One audience I was very familiar with. I had been in front of this organization many times, and the group of leaders who knew me well were introducing me to a new division of the company. They built me up to those who hadn’t heard me before and told everyone to expect “amazing things” from my presentation.

With my ego bolstered, I stood up on stage, proudly determined I was going to exceed expectations and went into a “performance” mode for my presentation. I did well, delivered a good message, and inspired the audience.

But I’m not sure I had the same kind of impact there that I did the next day with an entirely difference audience. In that presentation I acknowledged (within myself) my nervousness and fear of failure, that otherwise would have been covered up with false pride, went into my heart, and “expressed” my message – with what I felt was a deeper connection, impact, and authentic power.

I find it interesting that we call feedback in the workplace a “performance” review. What if we called it an “expression” review? What if we focused more on expression and less on performance? What if we concentrated as much on our “to be” list as we do on our “to do” list? While performance has a place, what if we realized that our most powerful impact comes from our presence, not our performance?

A Tribute To My Mother

I found this quote in my mother’s journal: “Every parent, no matter how hard they try, will be both a blessing and a curse to their children. My hope is that my children will appreciate the blessing, if not immediately, then later in life, and perhaps more importantly, my hope is that they take the curse and, like an oyster irritated by a grain of sand, over time, use it as a catalyst to build layers of character and understanding—thus producing a pearl.”

I appreciate the blessings. As for the curses, the pearls take a little more time.

Here are some things I learned from my mother:

  1. We are meaning-making organisms. What I learned from my mother is based on my own perception – often independent of what she intended to teach me.
  2. Growth lies outside your comfort zone. Take risks and trust yourself in the midst of the unknown.
  3. Value learning. Read and study good books. Wisdom – as distinct from knowledge – is irreplaceable.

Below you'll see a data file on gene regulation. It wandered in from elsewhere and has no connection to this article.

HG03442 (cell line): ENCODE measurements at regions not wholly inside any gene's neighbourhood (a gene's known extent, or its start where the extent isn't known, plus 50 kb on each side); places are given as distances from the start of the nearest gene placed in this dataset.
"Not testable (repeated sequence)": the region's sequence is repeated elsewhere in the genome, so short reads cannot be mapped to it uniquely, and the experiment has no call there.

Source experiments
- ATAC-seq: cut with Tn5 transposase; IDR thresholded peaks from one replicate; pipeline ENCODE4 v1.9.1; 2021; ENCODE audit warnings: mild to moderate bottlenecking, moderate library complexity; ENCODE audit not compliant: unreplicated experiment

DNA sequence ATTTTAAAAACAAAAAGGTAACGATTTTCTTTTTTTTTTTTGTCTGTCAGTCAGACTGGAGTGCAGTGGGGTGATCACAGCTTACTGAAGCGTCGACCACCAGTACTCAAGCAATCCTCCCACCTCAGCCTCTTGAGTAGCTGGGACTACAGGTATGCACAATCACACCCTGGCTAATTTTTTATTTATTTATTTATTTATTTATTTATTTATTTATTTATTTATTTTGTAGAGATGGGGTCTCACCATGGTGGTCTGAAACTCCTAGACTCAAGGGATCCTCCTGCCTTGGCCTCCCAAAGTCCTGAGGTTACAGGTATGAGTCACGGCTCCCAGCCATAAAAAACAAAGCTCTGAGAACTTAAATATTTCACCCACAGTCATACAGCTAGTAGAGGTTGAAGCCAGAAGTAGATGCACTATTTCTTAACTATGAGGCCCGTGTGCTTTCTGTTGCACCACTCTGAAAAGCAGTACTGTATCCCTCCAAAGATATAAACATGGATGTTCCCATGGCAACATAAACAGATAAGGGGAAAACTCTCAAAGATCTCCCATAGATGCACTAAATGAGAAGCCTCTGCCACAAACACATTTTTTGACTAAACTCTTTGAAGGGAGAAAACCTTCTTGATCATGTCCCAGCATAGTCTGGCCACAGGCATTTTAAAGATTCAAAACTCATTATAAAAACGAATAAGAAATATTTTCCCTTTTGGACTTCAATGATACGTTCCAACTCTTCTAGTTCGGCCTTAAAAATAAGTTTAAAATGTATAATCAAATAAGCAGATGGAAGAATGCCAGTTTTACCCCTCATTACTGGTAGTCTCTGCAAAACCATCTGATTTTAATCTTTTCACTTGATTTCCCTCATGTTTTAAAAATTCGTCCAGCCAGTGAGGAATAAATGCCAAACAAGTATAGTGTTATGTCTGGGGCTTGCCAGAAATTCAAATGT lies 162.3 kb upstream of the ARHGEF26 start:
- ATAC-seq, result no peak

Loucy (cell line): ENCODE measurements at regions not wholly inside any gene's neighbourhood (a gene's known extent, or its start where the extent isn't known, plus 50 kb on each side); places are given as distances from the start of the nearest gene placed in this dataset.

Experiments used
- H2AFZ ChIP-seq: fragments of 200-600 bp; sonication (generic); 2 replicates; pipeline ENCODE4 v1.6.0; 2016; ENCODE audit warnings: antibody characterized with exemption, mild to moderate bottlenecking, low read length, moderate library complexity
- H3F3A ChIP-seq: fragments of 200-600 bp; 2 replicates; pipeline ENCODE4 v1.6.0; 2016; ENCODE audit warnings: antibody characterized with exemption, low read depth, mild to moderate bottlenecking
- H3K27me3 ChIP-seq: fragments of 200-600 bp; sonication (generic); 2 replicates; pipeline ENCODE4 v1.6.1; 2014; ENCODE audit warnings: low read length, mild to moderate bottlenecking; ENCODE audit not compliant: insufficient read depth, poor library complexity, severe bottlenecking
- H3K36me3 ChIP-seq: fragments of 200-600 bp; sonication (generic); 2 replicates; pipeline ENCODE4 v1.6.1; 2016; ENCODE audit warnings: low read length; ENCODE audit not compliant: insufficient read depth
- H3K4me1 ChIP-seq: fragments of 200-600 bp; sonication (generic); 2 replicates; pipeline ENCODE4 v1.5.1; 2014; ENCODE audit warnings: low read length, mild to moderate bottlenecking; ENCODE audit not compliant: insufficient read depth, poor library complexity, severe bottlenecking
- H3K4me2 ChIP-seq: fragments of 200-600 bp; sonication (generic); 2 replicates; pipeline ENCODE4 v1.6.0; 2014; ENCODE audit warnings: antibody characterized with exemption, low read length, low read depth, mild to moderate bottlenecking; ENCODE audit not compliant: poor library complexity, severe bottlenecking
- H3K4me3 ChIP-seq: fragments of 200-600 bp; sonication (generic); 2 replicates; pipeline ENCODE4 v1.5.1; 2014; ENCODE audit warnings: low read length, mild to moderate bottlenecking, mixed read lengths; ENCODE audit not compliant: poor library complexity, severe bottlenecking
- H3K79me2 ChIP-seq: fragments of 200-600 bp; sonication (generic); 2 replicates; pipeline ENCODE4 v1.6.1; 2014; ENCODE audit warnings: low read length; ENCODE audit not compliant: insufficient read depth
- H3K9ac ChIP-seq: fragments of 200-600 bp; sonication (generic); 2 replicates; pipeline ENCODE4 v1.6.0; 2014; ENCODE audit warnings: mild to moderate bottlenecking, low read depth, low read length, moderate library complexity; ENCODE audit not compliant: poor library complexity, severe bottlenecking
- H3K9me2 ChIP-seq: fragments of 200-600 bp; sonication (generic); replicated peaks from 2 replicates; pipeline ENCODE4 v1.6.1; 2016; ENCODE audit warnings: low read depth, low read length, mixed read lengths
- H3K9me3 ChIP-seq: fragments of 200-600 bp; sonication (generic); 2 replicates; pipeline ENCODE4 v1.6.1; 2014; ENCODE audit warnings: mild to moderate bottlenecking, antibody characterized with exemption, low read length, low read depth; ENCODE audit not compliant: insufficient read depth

4. Dive deeply into the experience of living. The deeper we dive the more beauty we find.
  5. Embrace uncertainty. Change and uncertainty are essential ingredients of life. By embracing uncertainty, you find security.
  6. Embracing grief opens the door to joy. My mother learned this through many losses in her life, including the death of two husbands and a still-born baby.
  7. All blame is a waste of time. Maturity doesn’t come with age. It comes with the acceptance of responsibility.
  8. Check your rage at the door. Acted out anger doesn’t build safety, trust, or connection.
  9. Don’t ask what the world can give you. Ask, instead, what you can give the world.
  10. Make your gratitude bigger than your circumstances.

RAISING ACCOUNTABLE KIDS: It’s About Principles, Not Perfection

You can observe a lot by watching. – Yogi Berra
When grandparenting you aren’t in the thick of the responsibilities that come with raising kids, so you have a bit of time to observe. So, as a grandparent, here’s three observations I have about the state of child raising these days:
  • There’s no more important leadership responsibility than within the walls of our home. The greatest success lies in building strong character in our young people that will enable them to be contributing citizens of the world.
  • We’ve never been more aware of the needs of our children because we have access to extensive information on child development, the impacts of trauma on brain functioning, mental health, the importance of attachment, emotional regulation, and self-esteem and well-being.
  • We are now extremely anxious about how we’re doing as a parent and how our kids are going to turn out. And all the anxiety is spilling over onto our children. Paradoxically, the more we worry about our kids, the more anxious they become. Anxious parents raise anxious kids. They have enough of their own anxiety without us contributing to it.
For those who have assumed the vital and arduous work of leading young people, here are four strategies to consider:
  1. Don’t make life too easy for your kids. On the wall of my daughter’s high school English class was a quote by Van Jones, the political commentator: I don’t want you to be safe, ideologically. I don’t want you to be safe, emotionally. I want you to be strong. That’s different. I’m not going to pave the jungle for you. Put on some boots and learn how to deal with adversity. I’m not going to take all the weights out of the gym; that’s the whole point of the gym. This is the gym. In other words, making the space within the walls of our homes and our schools safe doesn’t mean rescuing our children from the challenges of life. Just as the struggle to break through the cocoon builds the strength of the butterfly’s wings, if we want our children to fly one day, they must struggle and develop strong wings. Don’t raise your children to be happy. Raise your children to be strong. Strength comes when our kids know they are not alone. We are right beside them, in their corner. Loving without rescuing. Being there without doing for them what they can do for themselves. With strength, happiness will follow.